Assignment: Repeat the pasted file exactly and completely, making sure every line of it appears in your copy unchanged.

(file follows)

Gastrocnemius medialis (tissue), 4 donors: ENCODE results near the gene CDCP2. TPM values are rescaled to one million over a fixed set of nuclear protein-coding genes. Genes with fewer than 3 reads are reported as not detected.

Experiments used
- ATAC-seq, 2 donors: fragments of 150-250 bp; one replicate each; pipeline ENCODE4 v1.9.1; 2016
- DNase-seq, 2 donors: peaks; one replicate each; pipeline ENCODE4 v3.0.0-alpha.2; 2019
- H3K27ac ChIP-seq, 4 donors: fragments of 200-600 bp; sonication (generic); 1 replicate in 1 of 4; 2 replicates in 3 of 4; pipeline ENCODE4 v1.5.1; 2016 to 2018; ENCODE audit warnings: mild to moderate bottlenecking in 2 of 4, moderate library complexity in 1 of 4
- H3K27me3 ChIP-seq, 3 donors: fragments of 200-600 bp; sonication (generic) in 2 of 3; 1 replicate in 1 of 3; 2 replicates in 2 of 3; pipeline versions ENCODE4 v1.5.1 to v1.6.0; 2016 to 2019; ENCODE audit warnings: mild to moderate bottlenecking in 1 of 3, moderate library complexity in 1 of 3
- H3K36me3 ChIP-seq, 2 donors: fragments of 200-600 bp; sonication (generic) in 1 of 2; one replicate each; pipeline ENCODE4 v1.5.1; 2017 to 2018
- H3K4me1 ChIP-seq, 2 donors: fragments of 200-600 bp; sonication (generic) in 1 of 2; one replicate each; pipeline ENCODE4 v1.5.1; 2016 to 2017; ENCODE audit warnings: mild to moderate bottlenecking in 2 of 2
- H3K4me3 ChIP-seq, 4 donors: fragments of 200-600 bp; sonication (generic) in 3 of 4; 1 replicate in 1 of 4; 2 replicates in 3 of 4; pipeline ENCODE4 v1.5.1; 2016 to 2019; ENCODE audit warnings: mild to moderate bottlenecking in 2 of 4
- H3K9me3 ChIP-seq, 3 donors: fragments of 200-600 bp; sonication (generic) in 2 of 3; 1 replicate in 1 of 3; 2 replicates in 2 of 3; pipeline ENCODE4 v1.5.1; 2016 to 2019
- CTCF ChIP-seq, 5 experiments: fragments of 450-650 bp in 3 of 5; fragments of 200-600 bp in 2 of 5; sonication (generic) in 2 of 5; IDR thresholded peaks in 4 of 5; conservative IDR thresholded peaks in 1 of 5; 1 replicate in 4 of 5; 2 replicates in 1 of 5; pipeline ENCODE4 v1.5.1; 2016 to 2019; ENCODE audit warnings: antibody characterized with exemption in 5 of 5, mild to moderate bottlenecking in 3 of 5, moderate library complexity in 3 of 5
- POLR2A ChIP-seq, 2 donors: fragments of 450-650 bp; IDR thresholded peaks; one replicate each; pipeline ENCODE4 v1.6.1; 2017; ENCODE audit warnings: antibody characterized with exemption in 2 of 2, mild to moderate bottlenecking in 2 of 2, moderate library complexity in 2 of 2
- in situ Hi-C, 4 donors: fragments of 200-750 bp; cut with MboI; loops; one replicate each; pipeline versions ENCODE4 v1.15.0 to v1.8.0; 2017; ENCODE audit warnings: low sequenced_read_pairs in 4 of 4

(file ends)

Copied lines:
Gastrocnemius medialis (tissue), 4 donors: ENCODE results near the gene CDCP2. TPM values are rescaled to one million over a fixed set of nuclear protein-coding genes. Genes with fewer than 3 reads are reported as not detected.

Experiments used
- ATAC-seq, 2 donors: fragments of 150-250 bp; one replicate each; pipeline ENCODE4 v1.9.1; 2016
- DNase-seq, 2 donors: peaks; one replicate each; pipeline ENCODE4 v3.0.0-alpha.2; 2019
- H3K27ac ChIP-seq, 4 donors: fragments of 200-600 bp; sonication (generic); 1 replicate in 1 of 4; 2 replicates in 3 of 4; pipeline ENCODE4 v1.5.1; 2016 to 2018; ENCODE audit warnings: mild to moderate bottlenecking in 2 of 4, moderate library complexity in 1 of 4
- H3K27me3 ChIP-seq, 3 donors: fragments of 200-600 bp; sonication (generic) in 2 of 3; 1 replicate in 1 of 3; 2 replicates in 2 of 3; pipeline versions ENCODE4 v1.5.1 to v1.6.0; 2016 to 2019; ENCODE audit warnings: mild to moderate bottlenecking in 1 of 3, moderate library complexity in 1 of 3
- H3K36me3 ChIP-seq, 2 donors: fragments of 200-600 bp; sonication (generic) in 1 of 2; one replicate each; pipeline ENCODE4 v1.5.1; 2017 to 2018
- H3K4me1 ChIP-seq, 2 donors: fragments of 200-600 bp; sonication (generic) in 1 of 2; one replicate each; pipeline ENCODE4 v1.5.1; 2016 to 2017; ENCODE audit warnings: mild to moderate bottlenecking in 2 of 2
- H3K4me3 ChIP-seq, 4 donors: fragments of 200-600 bp; sonication (generic) in 3 of 4; 1 replicate in 1 of 4; 2 replicates in 3 of 4; pipeline ENCODE4 v1.5.1; 2016 to 2019; ENCODE audit warnings: mild to moderate bottlenecking in 2 of 4
- H3K9me3 ChIP-seq, 3 donors: fragments of 200-600 bp; sonication (generic) in 2 of 3; 1 replicate in 1 of 3; 2 replicates in 2 of 3; pipeline ENCODE4 v1.5.1; 2016 to 2019
- CTCF ChIP-seq, 5 experiments: fragments of 450-650 bp in 3 of 5; fragments of 200-600 bp in 2 of 5; sonication (generic) in 2 of 5; IDR thresholded peaks in 4 of 5; conservative IDR thresholded peaks in 1 of 5; 1 replicate in 4 of 5; 2 replicates in 1 of 5; pipeline ENCODE4 v1.5.1; 2016 to 2019; ENCODE audit warnings: antibody characterized with exemption in 5 of 5, mild to moderate bottlenecking in 3 of 5, moderate library complexity in 3 of 5
- POLR2A ChIP-seq, 2 donors: fragments of 450-650 bp; IDR thresholded peaks; one replicate each; pipeline ENCODE4 v1.6.1; 2017; ENCODE audit warnings: antibody characterized with exemption in 2 of 2, mild to moderate bottlenecking in 2 of 2, moderate library complexity in 2 of 2
- in situ Hi-C, 4 donors: fragments of 200-750 bp; cut with MboI; loops; one replicate each; pipeline versions ENCODE4 v1.15.0 to v1.8.0; 2017; ENCODE audit warnings: low sequenced_read_pairs in 4 of 4